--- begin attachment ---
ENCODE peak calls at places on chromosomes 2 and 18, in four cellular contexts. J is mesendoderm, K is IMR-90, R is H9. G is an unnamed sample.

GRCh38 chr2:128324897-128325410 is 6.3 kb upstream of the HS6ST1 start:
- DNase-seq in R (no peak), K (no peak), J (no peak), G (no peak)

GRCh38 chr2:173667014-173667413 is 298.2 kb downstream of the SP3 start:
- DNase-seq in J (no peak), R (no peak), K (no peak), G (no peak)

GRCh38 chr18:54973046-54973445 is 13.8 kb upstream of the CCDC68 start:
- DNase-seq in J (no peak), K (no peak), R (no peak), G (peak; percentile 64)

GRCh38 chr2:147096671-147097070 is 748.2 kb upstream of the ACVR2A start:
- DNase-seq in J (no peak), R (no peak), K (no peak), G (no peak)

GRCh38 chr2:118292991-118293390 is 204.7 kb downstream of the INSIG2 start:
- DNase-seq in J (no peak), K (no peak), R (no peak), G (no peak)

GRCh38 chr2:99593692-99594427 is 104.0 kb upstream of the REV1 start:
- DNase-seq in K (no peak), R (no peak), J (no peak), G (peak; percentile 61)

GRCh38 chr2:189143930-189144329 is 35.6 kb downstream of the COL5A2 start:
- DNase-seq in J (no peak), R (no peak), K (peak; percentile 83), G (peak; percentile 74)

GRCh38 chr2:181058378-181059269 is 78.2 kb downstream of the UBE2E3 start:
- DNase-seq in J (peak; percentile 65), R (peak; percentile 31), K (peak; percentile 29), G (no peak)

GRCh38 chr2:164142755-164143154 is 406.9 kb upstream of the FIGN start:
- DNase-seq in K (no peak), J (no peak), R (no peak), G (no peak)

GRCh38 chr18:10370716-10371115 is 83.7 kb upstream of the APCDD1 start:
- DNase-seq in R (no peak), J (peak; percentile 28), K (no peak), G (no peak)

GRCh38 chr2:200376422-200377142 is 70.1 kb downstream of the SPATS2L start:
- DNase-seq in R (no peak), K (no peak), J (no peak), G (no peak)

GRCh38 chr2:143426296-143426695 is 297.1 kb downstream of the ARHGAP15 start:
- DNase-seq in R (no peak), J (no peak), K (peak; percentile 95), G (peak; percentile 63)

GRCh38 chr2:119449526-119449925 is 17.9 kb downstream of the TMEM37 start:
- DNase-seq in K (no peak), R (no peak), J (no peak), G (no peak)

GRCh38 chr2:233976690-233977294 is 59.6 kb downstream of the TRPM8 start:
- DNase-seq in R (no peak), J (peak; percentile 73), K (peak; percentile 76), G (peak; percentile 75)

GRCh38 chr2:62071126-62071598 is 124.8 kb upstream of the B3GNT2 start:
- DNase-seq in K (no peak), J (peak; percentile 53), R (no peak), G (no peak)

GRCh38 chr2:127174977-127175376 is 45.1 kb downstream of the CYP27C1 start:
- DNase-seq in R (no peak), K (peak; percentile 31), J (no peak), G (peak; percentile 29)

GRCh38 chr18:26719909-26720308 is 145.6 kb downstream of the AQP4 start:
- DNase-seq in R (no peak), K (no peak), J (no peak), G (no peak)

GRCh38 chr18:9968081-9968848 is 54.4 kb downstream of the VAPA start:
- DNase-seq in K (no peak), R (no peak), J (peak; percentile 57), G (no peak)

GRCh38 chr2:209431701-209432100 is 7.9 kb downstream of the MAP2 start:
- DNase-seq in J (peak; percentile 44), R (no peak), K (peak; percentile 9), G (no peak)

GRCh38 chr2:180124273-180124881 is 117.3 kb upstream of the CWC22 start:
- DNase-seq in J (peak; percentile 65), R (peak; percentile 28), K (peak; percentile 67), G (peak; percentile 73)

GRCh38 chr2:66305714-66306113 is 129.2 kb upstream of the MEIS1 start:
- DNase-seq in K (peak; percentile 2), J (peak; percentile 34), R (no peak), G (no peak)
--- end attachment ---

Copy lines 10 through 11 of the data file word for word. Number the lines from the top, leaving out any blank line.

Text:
GRCh38 chr2:118292991-118293390 is 204.7 kb downstream of the INSIG2 start:
- DNase-seq in J (no peak), K (no peak), R (no peak), G (no peak)